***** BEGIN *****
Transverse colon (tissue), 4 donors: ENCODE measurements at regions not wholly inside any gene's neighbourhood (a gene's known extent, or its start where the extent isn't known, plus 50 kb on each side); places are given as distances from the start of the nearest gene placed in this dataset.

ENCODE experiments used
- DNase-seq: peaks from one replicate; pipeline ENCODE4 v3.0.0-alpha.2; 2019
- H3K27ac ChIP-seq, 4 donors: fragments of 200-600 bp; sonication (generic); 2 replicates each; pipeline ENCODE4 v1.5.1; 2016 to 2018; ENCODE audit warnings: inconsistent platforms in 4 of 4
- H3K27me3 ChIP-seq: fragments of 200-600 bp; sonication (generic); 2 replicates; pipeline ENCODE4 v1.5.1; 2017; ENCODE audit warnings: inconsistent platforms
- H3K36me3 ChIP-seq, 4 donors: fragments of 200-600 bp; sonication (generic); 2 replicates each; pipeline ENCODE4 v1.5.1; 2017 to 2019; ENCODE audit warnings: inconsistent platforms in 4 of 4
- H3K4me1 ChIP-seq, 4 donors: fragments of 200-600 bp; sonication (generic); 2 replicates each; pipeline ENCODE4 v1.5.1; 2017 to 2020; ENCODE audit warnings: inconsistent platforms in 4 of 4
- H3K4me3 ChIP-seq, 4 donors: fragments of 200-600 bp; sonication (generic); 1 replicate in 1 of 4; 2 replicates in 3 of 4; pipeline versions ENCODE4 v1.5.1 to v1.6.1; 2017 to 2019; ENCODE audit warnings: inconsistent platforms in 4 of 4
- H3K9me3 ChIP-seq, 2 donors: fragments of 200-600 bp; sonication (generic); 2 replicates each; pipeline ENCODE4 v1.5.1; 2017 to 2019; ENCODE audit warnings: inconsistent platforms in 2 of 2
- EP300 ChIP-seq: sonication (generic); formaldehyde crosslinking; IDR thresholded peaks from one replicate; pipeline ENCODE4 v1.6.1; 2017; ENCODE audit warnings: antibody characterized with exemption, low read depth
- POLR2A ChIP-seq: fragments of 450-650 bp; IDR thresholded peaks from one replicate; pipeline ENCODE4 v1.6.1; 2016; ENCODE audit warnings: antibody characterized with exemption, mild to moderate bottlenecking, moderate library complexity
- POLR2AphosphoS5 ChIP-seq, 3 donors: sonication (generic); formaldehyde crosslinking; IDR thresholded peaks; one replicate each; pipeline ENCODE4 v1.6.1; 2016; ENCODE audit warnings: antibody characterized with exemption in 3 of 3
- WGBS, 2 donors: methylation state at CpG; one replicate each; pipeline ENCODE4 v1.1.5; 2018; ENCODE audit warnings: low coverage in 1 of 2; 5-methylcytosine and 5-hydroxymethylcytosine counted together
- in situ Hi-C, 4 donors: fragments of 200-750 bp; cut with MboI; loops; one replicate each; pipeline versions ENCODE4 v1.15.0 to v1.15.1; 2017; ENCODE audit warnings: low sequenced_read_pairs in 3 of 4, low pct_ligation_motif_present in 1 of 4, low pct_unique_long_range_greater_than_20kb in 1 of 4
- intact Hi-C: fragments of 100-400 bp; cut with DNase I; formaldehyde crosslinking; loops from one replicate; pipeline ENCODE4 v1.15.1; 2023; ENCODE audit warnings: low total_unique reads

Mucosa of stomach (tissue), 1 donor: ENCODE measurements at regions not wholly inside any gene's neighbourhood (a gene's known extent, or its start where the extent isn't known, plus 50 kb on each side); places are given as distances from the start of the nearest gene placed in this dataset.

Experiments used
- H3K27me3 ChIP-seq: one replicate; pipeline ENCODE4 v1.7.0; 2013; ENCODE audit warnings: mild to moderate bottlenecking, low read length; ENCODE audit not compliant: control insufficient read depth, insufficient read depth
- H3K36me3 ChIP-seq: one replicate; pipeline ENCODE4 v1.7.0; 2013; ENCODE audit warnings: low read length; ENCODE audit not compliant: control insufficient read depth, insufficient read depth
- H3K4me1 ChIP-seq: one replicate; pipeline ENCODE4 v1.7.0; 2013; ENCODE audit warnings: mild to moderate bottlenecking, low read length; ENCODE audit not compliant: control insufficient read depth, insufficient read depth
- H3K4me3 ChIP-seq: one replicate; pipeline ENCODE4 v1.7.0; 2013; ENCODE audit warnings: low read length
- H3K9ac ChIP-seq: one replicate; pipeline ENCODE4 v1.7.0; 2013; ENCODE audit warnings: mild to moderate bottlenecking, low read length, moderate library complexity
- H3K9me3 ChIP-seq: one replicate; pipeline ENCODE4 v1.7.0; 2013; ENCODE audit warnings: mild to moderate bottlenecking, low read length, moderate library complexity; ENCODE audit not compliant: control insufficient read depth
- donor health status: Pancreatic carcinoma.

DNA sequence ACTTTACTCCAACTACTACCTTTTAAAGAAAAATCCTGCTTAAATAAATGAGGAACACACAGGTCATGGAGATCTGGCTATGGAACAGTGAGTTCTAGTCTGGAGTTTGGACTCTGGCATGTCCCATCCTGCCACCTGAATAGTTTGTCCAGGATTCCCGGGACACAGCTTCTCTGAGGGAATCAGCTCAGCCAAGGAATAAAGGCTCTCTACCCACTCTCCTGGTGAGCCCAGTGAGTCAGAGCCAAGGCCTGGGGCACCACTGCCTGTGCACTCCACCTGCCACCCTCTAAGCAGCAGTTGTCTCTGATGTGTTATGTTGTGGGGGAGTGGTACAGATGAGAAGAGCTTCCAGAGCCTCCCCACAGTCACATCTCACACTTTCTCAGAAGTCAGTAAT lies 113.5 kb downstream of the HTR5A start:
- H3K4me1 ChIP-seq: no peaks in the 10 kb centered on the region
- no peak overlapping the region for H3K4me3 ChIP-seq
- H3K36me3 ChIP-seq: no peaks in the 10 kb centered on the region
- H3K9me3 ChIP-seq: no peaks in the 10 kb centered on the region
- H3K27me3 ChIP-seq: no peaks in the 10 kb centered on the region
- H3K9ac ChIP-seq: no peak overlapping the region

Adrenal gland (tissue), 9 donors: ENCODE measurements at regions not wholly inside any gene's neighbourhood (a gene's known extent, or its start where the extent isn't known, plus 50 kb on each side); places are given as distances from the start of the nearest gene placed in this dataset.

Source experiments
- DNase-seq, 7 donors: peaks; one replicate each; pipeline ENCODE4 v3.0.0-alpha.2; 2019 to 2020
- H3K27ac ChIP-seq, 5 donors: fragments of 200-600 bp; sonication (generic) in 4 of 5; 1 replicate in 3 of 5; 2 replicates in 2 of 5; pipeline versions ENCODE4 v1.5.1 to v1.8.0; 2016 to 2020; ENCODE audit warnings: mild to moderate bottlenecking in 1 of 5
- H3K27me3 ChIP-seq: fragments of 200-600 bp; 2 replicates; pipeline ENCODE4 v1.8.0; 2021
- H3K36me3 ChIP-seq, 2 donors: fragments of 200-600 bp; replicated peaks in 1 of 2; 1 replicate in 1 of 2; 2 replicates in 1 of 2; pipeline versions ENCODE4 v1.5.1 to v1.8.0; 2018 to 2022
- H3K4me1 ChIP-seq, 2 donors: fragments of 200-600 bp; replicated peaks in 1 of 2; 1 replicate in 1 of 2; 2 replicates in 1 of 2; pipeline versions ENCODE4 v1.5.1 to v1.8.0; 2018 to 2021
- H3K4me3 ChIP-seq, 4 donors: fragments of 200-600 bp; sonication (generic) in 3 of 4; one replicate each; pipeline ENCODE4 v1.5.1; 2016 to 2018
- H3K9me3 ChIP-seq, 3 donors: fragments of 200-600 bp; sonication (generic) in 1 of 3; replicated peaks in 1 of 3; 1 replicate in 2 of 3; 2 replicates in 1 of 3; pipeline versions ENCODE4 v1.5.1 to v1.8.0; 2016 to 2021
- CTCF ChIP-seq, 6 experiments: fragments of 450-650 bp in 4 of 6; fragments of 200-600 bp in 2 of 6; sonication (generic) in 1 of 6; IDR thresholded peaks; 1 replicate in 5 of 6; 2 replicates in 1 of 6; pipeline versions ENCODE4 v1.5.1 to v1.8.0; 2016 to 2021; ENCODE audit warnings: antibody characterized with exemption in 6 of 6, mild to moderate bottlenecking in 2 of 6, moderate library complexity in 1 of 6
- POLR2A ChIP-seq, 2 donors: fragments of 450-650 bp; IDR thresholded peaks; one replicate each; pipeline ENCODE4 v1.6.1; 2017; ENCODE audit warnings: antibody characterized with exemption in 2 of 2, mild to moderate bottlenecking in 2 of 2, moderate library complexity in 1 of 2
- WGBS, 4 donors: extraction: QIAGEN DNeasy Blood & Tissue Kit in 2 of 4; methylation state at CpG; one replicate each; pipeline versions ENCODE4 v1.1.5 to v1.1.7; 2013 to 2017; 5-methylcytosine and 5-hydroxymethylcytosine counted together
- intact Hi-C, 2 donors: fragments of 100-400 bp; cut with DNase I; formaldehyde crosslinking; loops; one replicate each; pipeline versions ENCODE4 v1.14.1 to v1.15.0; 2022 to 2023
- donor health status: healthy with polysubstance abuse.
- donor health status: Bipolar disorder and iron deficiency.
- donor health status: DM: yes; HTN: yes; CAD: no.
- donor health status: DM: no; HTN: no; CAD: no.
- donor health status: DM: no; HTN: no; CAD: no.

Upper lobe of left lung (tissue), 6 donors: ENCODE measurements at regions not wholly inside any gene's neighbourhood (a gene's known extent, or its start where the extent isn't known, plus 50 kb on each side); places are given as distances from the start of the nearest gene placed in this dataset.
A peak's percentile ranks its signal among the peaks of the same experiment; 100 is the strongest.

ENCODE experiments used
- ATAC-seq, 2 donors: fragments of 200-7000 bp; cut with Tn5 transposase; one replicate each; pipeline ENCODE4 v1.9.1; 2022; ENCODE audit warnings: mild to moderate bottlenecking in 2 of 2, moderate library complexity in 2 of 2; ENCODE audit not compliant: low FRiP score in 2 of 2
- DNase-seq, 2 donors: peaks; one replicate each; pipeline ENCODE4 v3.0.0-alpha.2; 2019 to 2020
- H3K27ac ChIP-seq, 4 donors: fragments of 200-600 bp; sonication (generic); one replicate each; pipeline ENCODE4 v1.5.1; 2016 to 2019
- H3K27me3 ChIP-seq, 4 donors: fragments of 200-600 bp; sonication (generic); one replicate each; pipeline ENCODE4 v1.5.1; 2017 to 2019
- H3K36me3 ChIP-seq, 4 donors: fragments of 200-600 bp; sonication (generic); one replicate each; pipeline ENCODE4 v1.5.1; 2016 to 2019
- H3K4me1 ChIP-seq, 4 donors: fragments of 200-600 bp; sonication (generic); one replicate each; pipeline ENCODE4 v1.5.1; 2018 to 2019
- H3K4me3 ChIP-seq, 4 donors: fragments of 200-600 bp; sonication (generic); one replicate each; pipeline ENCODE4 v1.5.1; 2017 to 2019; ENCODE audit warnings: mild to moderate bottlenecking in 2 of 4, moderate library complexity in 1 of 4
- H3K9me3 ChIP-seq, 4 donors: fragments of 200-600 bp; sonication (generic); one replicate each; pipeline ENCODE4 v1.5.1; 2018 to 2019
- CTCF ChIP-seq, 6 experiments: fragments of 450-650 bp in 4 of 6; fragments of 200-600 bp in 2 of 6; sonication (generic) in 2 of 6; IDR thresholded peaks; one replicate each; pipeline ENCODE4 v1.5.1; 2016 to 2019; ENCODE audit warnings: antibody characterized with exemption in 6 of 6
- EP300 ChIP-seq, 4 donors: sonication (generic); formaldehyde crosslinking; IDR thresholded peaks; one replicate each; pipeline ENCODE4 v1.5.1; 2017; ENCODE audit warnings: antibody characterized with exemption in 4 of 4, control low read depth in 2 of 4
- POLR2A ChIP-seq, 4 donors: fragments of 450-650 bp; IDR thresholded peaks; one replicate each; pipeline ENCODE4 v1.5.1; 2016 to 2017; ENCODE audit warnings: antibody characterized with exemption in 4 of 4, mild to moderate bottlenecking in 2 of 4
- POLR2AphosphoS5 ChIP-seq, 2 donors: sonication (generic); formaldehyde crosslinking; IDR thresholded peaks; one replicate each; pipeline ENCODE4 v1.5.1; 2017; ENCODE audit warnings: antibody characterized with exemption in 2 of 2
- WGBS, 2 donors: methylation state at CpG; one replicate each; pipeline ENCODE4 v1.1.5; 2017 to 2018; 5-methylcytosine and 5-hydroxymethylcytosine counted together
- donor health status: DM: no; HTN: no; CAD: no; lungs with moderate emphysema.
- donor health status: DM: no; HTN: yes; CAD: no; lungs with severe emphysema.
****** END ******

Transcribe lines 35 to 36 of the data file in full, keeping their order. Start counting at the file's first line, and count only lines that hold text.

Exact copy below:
- H3K27ac ChIP-seq, 5 donors: fragments of 200-600 bp; sonication (generic) in 4 of 5; 1 replicate in 3 of 5; 2 replicates in 2 of 5; pipeline versions ENCODE4 v1.5.1 to v1.8.0; 2016 to 2020; ENCODE audit warnings: mild to moderate bottlenecking in 1 of 5
- H3K27me3 ChIP-seq: fragments of 200-600 bp; 2 replicates; pipeline ENCODE4 v1.8.0; 2021